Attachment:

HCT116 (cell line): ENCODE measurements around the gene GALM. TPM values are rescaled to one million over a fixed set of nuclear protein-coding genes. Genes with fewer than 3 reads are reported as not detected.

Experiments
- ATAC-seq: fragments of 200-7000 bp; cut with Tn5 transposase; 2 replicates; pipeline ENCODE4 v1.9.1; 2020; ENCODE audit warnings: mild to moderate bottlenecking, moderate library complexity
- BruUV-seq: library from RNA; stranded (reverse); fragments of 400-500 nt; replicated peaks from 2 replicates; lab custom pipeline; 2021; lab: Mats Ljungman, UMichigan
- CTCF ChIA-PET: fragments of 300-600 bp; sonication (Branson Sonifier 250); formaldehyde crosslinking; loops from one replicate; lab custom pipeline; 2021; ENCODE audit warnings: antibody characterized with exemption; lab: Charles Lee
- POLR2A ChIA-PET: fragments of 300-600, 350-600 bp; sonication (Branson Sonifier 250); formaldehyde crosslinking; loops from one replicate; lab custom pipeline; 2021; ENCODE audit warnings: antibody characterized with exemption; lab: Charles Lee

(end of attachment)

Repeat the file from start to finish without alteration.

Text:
HCT116 (cell line): ENCODE measurements around the gene GALM. TPM values are rescaled to one million over a fixed set of nuclear protein-coding genes. Genes with fewer than 3 reads are reported as not detected.

Experiments
- ATAC-seq: fragments of 200-7000 bp; cut with Tn5 transposase; 2 replicates; pipeline ENCODE4 v1.9.1; 2020; ENCODE audit warnings: mild to moderate bottlenecking, moderate library complexity
- BruUV-seq: library from RNA; stranded (reverse); fragments of 400-500 nt; replicated peaks from 2 replicates; lab custom pipeline; 2021; lab: Mats Ljungman, UMichigan
- CTCF ChIA-PET: fragments of 300-600 bp; sonication (Branson Sonifier 250); formaldehyde crosslinking; loops from one replicate; lab custom pipeline; 2021; ENCODE audit warnings: antibody characterized with exemption; lab: Charles Lee
- POLR2A ChIA-PET: fragments of 300-600, 350-600 bp; sonication (Branson Sonifier 250); formaldehyde crosslinking; loops from one replicate; lab custom pipeline; 2021; ENCODE audit warnings: antibody characterized with exemption; lab: Charles Lee